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This e-mail is written in response to Mr. Bob Armstrong's "My Turn: Dogs need leashes at wetlands to protect migratory birds." I am in agreement with Mr. Armstrong's findings that animals that affect or, better phrased, displace shorebirds from their feeding can and most likely will have an adverse effect on their survival and in this case also their breeding success at their northern breeding grounds. I also was a researcher on a similar study at the UC Bodega Marine Laboratory. We examined the effects of "intruders" on feeding grounds of wintering shorebirds (prior to their northward migration). Our results also showed that as intruder density increased, feeding activity decreased. However, our study showed that intruders can be a number of things ranging from dogs along the beach to people to predators (such as merlins and peregrines) and also other species of shorebirds.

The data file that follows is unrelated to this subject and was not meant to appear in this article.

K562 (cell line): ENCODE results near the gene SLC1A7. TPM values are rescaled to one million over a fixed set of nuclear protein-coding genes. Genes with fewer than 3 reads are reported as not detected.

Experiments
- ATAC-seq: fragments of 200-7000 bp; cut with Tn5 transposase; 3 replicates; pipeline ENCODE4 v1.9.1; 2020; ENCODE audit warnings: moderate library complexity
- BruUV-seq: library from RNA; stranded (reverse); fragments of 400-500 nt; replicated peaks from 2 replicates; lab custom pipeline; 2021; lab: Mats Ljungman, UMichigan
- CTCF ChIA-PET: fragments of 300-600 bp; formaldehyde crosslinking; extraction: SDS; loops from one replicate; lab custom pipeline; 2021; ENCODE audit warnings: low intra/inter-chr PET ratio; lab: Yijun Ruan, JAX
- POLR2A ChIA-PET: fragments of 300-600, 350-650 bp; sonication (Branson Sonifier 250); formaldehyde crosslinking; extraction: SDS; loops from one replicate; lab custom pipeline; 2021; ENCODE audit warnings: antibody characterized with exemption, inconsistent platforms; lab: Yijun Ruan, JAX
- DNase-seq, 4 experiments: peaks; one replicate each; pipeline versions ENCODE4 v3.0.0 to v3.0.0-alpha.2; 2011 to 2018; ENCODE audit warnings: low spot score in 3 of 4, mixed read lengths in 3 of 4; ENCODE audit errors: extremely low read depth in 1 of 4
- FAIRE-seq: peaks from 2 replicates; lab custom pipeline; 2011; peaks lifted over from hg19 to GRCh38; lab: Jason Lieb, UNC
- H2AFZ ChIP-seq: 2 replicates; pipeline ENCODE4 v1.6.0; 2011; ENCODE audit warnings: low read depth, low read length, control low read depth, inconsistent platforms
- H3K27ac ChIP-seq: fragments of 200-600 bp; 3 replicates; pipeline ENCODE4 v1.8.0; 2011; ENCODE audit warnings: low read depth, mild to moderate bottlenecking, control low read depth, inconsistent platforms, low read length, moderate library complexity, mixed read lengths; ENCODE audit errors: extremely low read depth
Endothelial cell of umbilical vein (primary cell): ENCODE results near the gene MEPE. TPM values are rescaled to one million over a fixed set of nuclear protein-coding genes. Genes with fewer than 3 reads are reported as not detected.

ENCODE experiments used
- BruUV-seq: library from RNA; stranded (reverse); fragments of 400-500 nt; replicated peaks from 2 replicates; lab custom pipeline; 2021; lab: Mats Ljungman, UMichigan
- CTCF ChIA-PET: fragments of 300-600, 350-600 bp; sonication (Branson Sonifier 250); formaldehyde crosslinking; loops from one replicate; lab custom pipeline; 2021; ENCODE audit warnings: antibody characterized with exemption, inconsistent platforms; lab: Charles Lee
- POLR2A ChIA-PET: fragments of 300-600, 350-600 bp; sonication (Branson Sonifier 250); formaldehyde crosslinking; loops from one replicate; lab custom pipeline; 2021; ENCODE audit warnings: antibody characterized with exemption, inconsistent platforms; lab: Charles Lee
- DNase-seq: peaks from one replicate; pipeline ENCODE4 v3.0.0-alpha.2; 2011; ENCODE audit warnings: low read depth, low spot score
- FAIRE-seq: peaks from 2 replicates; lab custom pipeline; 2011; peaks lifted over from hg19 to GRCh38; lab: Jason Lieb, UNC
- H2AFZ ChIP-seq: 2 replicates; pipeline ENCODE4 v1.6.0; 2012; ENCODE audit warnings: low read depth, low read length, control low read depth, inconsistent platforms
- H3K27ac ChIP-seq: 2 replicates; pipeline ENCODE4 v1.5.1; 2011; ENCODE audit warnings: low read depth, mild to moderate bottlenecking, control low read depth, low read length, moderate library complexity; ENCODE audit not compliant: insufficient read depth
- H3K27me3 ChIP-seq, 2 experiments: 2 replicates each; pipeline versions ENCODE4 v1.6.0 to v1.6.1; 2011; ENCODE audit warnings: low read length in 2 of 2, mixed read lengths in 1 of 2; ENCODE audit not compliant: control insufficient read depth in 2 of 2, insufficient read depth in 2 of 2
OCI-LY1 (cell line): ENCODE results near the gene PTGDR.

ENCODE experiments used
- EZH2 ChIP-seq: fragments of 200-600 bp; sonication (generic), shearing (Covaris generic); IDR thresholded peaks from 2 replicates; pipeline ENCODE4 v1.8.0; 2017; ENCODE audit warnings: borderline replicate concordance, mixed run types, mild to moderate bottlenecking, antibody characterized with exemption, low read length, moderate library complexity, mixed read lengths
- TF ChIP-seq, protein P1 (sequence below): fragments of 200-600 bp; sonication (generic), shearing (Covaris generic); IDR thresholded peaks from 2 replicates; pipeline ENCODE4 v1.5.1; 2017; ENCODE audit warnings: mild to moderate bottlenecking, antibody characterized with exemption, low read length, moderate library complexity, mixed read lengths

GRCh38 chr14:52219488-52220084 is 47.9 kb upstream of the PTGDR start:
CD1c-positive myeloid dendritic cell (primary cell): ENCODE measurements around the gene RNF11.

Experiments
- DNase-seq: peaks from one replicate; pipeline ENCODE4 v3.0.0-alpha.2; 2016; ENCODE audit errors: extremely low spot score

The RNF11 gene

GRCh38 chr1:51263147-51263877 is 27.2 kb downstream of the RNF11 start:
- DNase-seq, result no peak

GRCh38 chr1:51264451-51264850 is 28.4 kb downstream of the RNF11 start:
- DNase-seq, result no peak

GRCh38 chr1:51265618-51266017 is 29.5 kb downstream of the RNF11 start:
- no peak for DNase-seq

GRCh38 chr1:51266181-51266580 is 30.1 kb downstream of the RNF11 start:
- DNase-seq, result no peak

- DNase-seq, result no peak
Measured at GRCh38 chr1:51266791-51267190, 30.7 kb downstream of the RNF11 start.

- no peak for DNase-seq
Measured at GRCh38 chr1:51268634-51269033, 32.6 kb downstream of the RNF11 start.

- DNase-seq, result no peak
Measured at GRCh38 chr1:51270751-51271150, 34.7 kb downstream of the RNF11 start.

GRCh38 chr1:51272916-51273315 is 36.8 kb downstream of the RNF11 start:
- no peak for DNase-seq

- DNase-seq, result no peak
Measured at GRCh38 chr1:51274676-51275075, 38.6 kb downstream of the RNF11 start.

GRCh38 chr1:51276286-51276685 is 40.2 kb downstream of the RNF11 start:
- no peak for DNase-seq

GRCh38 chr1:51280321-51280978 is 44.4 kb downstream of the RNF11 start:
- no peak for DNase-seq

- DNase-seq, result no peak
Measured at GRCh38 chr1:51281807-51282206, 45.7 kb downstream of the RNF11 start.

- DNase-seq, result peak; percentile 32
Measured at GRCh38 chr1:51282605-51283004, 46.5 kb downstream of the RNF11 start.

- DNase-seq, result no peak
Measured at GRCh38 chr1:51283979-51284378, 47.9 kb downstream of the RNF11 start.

I agree that some dogs tend to chase birds, but as a dog owner myself, isn't it also the responsibility of the dog owner to see and predict such events before they happen? In other words, leash your dog well in advance of getting within range of disturbing feeding shorebirds, waterfowl and other dogs and people for that matter. Or, if your dog is obedient, have them on heel. Clearly with well-managed and trained dogs, if we can walk them on heel in distractions such as traffic, we should be able to walk them past birds that are usually some distance away. In my opinion, it is the dog owners who need to become more responsible with their animals and their animals' behaviors. If Juneau chooses to restrict dogs to leashes on the Mendenhall Wetlands, and as a result also restrict their opportunities to engage in exercise, when will we as a community offer dog parks?